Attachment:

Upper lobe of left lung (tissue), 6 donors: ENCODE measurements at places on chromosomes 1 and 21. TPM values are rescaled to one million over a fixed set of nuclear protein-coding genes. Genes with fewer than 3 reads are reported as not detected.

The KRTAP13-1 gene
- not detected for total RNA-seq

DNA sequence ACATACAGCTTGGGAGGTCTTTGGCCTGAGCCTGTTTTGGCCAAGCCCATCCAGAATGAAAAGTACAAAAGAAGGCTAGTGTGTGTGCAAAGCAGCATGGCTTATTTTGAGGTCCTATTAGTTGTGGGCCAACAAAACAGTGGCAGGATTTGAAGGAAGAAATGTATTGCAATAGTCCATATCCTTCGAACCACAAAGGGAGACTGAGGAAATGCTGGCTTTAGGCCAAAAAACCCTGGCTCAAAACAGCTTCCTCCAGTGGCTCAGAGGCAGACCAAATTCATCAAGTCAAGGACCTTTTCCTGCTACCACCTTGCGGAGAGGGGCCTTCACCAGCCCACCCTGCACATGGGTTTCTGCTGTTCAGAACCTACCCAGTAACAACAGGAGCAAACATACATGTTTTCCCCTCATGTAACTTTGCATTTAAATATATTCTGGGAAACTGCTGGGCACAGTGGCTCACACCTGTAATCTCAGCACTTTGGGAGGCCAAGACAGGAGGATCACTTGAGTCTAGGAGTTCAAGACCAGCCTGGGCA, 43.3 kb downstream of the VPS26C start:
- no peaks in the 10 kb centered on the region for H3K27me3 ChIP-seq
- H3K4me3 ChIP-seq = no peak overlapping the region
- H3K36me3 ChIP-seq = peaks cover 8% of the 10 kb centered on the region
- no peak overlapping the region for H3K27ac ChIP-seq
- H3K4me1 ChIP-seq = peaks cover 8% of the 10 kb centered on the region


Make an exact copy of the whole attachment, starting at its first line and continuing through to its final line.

Upper lobe of left lung (tissue), 6 donors: ENCODE measurements at places on chromosomes 1 and 21. TPM values are rescaled to one million over a fixed set of nuclear protein-coding genes. Genes with fewer than 3 reads are reported as not detected.

The KRTAP13-1 gene
- not detected for total RNA-seq

DNA sequence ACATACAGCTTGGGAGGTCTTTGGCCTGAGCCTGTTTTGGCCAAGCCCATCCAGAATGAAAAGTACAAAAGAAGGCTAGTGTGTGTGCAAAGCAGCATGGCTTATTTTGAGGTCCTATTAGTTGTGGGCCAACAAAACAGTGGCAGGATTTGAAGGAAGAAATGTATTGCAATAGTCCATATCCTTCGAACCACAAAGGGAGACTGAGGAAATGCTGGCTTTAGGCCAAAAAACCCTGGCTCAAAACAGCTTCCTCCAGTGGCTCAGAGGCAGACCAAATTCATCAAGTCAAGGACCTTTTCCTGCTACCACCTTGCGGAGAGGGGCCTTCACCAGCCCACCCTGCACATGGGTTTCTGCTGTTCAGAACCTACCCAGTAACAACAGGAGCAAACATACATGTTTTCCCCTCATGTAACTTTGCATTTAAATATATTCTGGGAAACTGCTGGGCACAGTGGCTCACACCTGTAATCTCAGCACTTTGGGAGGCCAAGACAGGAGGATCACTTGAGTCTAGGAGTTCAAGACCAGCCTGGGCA, 43.3 kb downstream of the VPS26C start:
- no peaks in the 10 kb centered on the region for H3K27me3 ChIP-seq
- H3K4me3 ChIP-seq = no peak overlapping the region
- H3K36me3 ChIP-seq = peaks cover 8% of the 10 kb centered on the region
- no peak overlapping the region for H3K27ac ChIP-seq
- H3K4me1 ChIP-seq = peaks cover 8% of the 10 kb centered on the region